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World-Class Instrumentation

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Incredible research tools supply essential technological muscle and draw top scientists to the University.

17 October 2018

2D Crystal Consortium-Materials Innovation Platform 2

It happens every year. A number of eminent and promising scientists leave or turn down lucrative positions at prestigious institutions in global cities to come live in a small town of less than 50,000 in the rural center of Pennsylvania and join the faculty at Penn State. If it isn’t for Happy Valley’s rural charm, championship football tradition, or storied grilled stickies and Creamery ice cream, still the reasons are nonetheless compelling why they choose to come here, to a place that’s famously “four hours from everything,” to live and do research.

If you were to ask them, most—if not all—would tell you that Penn State’s collaborative and interdisciplinary environment was a major factor in their decision, that here they are empowered and encouraged to integrate across boundaries that hold back the work of their colleagues at other leading institutions. Penn State also is among the top universities in research funding—with a record $863M in expenditures just last year—and this, too, is a significant draw. But to really drive the forefront of discovery and innovation, scientists also need top-notch tools, and here at Penn State they have them.

Our researchers have access to an astounding array of cutting-edge instrumentation staffed by specialists in myriad techniques and applications. With such world-class capabilities and expert support, our scientists are able to study the very building blocks of life and matter—from organs, tissues, and cells to single molecules, atoms, and even elementary particles. Linked into state-of-the-art cyberinfrastructure, they can power through massive, highly complex data analyses, parsing human genome studies and multi- messenger astronomical observations and modeling evolution, global weather patterns, and the formation of planetary systems. Through collaborations with partners around the world, they have access to technologies that allow them to probe the depths of Earth and beyond: deep-diving submersibles, colossal telescopes, cosmic-particle detectors, even exoplanet-hunting satellites.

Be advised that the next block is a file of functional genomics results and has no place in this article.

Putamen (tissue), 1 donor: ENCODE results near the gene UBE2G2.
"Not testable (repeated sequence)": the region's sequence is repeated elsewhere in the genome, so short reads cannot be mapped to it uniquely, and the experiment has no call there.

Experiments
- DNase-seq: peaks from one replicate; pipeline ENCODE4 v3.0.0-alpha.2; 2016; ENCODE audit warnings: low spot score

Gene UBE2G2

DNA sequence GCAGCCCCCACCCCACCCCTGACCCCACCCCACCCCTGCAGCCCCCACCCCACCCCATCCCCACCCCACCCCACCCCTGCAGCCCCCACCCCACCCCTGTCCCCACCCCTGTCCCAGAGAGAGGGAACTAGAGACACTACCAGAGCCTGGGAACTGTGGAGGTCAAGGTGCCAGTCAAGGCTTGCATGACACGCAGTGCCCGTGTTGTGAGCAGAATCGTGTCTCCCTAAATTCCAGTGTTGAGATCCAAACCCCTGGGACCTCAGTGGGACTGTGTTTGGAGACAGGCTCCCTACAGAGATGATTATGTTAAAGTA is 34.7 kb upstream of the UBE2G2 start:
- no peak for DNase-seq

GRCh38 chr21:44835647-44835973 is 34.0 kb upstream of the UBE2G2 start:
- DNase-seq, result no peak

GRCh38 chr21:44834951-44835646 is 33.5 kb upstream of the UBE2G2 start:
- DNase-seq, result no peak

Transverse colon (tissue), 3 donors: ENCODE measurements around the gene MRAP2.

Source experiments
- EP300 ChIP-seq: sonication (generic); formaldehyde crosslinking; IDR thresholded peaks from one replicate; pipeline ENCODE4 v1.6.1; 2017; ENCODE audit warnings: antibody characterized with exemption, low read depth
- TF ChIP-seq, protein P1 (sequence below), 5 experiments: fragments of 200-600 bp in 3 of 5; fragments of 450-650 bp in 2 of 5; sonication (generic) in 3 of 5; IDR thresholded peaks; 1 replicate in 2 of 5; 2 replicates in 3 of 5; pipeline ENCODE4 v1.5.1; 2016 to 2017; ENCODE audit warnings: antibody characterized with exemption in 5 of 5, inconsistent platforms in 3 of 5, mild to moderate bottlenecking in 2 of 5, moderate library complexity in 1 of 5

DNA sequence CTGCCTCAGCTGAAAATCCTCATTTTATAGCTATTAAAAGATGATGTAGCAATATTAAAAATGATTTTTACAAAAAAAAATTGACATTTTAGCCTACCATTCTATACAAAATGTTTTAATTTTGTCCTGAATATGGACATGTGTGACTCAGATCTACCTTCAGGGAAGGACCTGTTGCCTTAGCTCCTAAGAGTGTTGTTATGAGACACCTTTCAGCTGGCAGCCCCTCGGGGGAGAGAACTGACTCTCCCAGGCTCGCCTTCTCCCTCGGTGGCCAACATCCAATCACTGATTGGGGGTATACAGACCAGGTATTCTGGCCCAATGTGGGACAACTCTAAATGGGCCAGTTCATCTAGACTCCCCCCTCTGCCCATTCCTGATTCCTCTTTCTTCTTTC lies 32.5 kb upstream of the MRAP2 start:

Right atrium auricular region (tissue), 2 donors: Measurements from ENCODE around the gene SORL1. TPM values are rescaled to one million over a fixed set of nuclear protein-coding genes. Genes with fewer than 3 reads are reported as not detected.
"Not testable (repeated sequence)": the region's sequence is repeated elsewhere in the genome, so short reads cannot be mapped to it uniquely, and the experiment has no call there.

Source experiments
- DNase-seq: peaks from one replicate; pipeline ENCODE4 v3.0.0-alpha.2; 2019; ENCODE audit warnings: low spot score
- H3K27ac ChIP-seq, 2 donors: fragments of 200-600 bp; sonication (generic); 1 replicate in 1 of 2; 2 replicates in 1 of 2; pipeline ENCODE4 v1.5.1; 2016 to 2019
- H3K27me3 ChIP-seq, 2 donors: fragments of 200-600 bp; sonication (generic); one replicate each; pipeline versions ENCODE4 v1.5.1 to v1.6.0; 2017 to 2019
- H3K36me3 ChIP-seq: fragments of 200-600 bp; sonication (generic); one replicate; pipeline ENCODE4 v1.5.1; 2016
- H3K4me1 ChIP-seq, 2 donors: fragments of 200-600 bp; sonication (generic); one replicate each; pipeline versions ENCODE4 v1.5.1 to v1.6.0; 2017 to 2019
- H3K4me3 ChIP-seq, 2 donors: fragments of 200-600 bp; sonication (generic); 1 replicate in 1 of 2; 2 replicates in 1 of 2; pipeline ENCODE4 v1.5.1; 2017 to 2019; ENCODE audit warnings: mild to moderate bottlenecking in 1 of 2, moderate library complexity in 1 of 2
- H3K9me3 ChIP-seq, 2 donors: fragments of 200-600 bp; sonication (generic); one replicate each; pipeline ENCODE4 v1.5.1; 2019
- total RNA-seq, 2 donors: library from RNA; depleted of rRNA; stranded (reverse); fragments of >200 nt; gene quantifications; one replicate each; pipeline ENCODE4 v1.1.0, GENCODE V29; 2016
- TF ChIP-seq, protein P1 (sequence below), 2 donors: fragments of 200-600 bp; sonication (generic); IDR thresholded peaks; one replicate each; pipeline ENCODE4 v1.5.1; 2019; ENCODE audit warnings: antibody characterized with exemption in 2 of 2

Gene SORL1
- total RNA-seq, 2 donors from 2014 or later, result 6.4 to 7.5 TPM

At University Park alone, the instrumentation fills over a dozen dedicated user facilities and many more labs and research centers across campus. The following infographic is a high-level overview of that instrumentation, focused on the premier technologies used by researchers in the Eberly College of Science and elsewhere at Penn State; it is non-exhaustive, but should provide enough information to whet the appetites of inquisitive readers, and there is no end to where that may lead.


please use the left-side menu or the navigation below to view the instruments available to researchers in the Eberly College of Science.